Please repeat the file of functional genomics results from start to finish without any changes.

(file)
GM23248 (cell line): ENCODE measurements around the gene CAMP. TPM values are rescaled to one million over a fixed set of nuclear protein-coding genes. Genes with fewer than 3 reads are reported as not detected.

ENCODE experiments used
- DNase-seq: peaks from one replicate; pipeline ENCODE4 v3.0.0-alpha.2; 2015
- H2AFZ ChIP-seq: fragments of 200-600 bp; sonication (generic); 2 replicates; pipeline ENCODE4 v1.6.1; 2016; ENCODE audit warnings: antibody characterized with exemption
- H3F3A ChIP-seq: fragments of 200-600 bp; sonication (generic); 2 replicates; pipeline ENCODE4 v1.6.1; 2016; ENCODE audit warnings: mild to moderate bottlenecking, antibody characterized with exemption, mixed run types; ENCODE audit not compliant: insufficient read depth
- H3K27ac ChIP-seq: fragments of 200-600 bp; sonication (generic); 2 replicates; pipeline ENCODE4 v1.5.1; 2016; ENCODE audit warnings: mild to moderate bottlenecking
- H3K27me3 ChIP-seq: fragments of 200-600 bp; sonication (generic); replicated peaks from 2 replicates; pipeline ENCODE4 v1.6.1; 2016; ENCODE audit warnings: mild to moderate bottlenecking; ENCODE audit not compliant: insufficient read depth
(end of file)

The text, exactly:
GM23248 (cell line): ENCODE measurements around the gene CAMP. TPM values are rescaled to one million over a fixed set of nuclear protein-coding genes. Genes with fewer than 3 reads are reported as not detected.

ENCODE experiments used
- DNase-seq: peaks from one replicate; pipeline ENCODE4 v3.0.0-alpha.2; 2015
- H2AFZ ChIP-seq: fragments of 200-600 bp; sonication (generic); 2 replicates; pipeline ENCODE4 v1.6.1; 2016; ENCODE audit warnings: antibody characterized with exemption
- H3F3A ChIP-seq: fragments of 200-600 bp; sonication (generic); 2 replicates; pipeline ENCODE4 v1.6.1; 2016; ENCODE audit warnings: mild to moderate bottlenecking, antibody characterized with exemption, mixed run types; ENCODE audit not compliant: insufficient read depth
- H3K27ac ChIP-seq: fragments of 200-600 bp; sonication (generic); 2 replicates; pipeline ENCODE4 v1.5.1; 2016; ENCODE audit warnings: mild to moderate bottlenecking
- H3K27me3 ChIP-seq: fragments of 200-600 bp; sonication (generic); replicated peaks from 2 replicates; pipeline ENCODE4 v1.6.1; 2016; ENCODE audit warnings: mild to moderate bottlenecking; ENCODE audit not compliant: insufficient read depth